Scientists have identified the part of the brain that may hold the key to why some cocaine users become addicts while others just take the drug socially, researchers said.
Brain scans of cocaine users while they performed simple computer tasks showed changes in the part of the brain responsible for controlling behaviour and making appropriate decisions, they said. This could explain why some people find it easier to quit than others and may shed light on long-term addiction, said Hugh Garavan, a cognitive neuroscientist at Trinity College Dublin who presented his research to a meeting of the Royal Society in London.
"Most people who try to quit drugs relapse," Garavan said. "It might have to do with how intact these brain regions are."
Cocaine, initially used in patent medicines, beverages and tonics around the turn of the 20th Century, is a drug that in powdered form can be snorted or dissolved in water and injected. Its derivative crack cocaine is even more powerful. An estimated one to three percent of adults in developed countries use the drug, which has been linked to a number of medical, psychological and social problems including crime, violence and the spread of diseases like Aids and hepatitis, according to the World Health Organisation.
How the study was done
Garavan and colleagues used MRI scans to show that cocaine users had reduced neural activity marked by reduced blood flow to the part of the brain involved in things like problem solving, decision making and controlling behaviour. Some people were administered cocaine in the experiments.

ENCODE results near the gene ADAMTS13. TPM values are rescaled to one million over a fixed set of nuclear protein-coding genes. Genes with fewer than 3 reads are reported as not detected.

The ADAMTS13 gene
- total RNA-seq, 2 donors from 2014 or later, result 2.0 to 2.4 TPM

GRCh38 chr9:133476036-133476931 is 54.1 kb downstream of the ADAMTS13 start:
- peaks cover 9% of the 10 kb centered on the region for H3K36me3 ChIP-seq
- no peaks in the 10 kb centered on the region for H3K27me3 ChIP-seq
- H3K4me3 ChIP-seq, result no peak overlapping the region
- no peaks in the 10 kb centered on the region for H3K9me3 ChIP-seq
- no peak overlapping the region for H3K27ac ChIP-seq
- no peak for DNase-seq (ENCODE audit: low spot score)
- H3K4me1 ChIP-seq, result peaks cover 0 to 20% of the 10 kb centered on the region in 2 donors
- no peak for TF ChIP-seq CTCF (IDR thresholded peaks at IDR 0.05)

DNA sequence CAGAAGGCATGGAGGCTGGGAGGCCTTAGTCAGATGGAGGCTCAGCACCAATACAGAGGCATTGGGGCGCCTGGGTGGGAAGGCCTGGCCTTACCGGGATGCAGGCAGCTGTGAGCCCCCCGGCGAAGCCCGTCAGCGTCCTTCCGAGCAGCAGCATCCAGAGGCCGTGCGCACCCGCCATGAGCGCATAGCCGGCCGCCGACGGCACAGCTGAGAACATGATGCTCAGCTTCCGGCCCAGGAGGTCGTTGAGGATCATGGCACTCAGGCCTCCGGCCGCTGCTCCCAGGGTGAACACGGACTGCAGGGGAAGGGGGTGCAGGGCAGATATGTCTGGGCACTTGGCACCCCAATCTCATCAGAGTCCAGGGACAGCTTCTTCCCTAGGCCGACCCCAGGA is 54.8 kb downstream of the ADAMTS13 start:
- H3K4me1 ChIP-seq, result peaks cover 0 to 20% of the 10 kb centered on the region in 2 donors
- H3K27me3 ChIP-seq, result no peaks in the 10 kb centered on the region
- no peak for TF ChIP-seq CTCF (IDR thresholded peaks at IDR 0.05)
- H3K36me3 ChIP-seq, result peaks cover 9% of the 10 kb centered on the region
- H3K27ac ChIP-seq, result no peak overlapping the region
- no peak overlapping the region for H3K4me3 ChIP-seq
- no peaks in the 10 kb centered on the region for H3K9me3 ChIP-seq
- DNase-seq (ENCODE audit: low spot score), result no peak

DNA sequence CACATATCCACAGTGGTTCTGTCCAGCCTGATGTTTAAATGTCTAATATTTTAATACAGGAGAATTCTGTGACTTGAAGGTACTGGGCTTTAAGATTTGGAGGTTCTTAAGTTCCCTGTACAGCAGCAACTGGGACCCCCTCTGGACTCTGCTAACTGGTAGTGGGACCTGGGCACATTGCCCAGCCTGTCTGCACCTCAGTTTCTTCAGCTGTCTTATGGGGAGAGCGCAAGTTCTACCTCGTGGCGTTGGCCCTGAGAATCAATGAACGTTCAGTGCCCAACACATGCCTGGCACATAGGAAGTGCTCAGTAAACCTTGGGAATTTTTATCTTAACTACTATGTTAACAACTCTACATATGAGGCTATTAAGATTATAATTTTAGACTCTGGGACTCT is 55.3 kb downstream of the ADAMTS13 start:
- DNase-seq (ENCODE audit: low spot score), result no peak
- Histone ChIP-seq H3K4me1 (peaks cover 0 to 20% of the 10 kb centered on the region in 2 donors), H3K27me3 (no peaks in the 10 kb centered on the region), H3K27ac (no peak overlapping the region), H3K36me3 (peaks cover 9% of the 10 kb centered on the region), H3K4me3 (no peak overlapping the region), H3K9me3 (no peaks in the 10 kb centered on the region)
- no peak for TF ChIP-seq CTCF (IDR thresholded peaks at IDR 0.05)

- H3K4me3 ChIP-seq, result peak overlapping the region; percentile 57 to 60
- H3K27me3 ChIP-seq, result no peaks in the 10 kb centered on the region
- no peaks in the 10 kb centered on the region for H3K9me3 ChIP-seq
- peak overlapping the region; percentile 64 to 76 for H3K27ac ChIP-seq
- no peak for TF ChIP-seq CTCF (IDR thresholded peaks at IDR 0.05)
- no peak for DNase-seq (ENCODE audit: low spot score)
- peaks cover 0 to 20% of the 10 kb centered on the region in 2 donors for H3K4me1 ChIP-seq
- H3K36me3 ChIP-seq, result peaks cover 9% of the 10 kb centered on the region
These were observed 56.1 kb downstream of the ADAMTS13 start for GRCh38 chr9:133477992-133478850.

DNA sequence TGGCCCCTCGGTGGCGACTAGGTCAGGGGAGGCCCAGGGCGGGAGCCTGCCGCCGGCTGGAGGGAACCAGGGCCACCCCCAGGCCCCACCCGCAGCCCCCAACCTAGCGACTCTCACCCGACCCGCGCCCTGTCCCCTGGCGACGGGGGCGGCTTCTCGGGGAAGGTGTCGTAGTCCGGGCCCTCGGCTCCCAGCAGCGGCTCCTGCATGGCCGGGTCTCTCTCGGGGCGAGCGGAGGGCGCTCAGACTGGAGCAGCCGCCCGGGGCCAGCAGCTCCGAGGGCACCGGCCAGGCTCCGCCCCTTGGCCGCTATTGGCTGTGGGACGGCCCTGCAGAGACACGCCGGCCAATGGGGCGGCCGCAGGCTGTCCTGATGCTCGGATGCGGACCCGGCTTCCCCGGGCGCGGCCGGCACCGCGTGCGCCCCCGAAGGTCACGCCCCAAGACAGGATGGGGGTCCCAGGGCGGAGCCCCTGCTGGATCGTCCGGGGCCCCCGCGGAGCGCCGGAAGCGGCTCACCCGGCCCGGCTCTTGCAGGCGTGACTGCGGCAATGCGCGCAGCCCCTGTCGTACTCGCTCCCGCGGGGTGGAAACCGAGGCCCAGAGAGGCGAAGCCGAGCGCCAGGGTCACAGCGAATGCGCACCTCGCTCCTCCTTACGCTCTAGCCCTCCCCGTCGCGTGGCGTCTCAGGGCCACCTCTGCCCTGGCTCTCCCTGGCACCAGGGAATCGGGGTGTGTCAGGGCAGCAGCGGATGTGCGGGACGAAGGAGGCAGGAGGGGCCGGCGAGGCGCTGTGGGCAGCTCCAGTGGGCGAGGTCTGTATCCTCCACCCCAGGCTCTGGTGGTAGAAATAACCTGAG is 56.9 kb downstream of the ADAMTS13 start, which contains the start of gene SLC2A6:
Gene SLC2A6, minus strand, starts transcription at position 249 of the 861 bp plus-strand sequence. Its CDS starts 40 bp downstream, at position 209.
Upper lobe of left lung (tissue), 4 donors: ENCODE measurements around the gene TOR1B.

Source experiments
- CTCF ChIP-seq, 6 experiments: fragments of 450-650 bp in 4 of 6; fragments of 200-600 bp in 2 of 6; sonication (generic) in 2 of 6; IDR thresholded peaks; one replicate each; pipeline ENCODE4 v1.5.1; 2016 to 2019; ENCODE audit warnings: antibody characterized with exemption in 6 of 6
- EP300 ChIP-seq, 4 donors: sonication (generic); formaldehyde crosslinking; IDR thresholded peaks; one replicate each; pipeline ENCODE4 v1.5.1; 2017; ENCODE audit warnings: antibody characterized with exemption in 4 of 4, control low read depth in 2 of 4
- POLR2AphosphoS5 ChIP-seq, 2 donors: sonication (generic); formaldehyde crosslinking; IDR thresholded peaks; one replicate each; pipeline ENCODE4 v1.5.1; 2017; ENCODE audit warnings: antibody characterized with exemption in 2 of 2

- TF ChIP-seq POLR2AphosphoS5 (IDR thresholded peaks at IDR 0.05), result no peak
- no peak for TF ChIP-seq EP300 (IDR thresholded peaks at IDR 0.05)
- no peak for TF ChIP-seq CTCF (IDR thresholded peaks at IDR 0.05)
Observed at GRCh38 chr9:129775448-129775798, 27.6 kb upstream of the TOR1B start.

"This research helps us move away from thinking of drug dependence as a moral weakness and allows us to see it as more of a medical condition."
It was unclear whether the changes were due to the drug itself or whether some kind of natural mechanism in the brain triggers the change, Garavan said. But better understanding of the brain's response to cocaine could eventually help predict people most at risk of developing an addiction and lead to better treatments, he added.
"One would hope this research would guide the development of new treatments including the development of pharmacological solutions to addiction," Garavan said. – (ReutersHealth)
- February 2008
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